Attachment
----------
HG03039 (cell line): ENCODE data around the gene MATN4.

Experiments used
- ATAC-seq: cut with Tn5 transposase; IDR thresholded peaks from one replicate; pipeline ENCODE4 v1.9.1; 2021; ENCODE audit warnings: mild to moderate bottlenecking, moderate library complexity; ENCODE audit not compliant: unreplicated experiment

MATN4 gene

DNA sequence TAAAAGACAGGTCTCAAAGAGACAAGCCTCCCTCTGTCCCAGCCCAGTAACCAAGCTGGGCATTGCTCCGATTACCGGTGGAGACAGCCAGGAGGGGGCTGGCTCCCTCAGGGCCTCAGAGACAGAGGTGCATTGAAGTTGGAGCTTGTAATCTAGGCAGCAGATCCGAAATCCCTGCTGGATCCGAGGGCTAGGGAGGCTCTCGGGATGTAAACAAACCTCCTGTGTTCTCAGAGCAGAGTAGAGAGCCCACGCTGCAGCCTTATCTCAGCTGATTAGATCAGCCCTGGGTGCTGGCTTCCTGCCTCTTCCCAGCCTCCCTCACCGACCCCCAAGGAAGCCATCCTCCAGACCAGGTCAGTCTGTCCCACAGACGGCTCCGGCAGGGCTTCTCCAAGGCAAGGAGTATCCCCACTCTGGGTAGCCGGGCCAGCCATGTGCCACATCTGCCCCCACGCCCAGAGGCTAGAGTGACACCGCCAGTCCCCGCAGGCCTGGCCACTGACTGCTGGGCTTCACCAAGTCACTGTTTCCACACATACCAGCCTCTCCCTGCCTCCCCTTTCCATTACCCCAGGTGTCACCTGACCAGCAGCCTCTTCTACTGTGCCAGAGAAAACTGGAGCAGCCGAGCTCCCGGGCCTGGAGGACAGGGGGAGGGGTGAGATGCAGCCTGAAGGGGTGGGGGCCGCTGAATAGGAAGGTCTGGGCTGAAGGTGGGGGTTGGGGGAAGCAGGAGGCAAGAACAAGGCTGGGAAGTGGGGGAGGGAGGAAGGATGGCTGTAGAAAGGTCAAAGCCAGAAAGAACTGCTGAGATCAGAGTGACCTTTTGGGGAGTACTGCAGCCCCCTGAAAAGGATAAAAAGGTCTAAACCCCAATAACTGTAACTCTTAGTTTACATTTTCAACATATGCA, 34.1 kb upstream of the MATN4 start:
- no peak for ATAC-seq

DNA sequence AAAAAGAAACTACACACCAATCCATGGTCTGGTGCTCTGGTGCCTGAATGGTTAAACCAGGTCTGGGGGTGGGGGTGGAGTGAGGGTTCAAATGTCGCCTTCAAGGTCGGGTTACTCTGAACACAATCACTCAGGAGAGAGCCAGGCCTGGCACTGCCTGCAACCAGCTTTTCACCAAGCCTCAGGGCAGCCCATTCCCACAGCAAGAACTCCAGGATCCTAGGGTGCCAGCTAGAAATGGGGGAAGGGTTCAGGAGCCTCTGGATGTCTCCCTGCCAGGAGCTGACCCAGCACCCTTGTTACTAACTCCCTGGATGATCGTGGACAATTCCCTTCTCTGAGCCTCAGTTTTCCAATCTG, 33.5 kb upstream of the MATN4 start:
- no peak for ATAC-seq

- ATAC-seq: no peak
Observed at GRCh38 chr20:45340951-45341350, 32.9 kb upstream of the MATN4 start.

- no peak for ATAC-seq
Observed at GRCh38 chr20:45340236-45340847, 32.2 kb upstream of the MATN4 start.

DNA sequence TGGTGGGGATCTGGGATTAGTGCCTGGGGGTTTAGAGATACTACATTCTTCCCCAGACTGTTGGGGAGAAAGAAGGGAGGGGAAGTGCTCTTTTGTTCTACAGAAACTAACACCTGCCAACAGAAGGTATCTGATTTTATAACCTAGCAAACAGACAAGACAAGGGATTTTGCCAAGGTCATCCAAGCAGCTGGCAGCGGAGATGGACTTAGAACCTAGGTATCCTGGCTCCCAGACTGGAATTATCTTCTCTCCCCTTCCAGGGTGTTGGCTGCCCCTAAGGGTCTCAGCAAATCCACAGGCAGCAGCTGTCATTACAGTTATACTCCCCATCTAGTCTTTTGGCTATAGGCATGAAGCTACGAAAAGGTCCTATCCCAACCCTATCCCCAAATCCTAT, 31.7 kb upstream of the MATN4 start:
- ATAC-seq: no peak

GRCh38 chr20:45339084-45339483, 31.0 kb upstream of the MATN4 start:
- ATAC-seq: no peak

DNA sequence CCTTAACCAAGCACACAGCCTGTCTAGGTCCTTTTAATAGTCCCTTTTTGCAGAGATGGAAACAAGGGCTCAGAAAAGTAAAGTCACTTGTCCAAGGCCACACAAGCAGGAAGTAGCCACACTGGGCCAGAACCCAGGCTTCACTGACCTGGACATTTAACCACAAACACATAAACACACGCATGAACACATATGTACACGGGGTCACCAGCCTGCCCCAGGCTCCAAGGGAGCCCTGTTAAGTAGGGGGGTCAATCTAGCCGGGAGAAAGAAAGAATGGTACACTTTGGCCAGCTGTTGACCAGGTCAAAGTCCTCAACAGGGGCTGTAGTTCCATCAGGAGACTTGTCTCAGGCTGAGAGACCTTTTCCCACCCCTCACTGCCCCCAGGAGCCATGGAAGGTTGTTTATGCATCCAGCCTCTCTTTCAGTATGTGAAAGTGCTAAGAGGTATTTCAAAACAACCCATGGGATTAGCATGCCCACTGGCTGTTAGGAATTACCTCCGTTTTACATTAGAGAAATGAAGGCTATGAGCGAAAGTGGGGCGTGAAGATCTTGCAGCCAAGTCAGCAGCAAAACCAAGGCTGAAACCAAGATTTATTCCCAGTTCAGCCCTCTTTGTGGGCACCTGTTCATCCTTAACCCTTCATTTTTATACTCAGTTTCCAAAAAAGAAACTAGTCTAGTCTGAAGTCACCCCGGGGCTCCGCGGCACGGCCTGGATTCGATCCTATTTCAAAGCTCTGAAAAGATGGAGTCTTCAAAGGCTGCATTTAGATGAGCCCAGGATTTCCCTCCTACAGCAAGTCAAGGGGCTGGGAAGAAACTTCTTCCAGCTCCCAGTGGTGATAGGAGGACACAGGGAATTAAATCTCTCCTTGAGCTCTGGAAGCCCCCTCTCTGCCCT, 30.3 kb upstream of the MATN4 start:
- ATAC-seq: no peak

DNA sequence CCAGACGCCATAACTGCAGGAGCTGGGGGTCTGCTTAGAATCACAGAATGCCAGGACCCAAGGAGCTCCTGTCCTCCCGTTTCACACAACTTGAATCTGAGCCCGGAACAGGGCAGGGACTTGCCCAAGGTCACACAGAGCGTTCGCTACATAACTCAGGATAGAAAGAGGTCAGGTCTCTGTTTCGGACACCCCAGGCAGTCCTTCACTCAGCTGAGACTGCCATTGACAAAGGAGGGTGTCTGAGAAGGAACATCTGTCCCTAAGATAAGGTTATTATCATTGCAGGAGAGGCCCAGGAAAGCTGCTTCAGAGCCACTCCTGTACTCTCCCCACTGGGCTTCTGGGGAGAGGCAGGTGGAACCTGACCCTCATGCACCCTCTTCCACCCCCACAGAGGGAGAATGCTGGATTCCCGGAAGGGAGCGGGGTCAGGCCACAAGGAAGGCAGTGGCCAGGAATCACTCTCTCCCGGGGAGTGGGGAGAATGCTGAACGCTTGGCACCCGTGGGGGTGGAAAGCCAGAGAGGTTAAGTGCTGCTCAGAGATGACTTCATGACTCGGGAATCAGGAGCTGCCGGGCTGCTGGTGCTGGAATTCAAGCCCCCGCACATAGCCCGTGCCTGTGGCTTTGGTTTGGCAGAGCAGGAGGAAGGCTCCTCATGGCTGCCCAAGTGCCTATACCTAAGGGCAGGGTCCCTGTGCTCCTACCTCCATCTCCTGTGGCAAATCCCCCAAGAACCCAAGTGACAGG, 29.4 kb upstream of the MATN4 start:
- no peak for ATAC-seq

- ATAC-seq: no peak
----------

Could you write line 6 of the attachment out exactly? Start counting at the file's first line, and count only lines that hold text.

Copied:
- no peak for ATAC-seq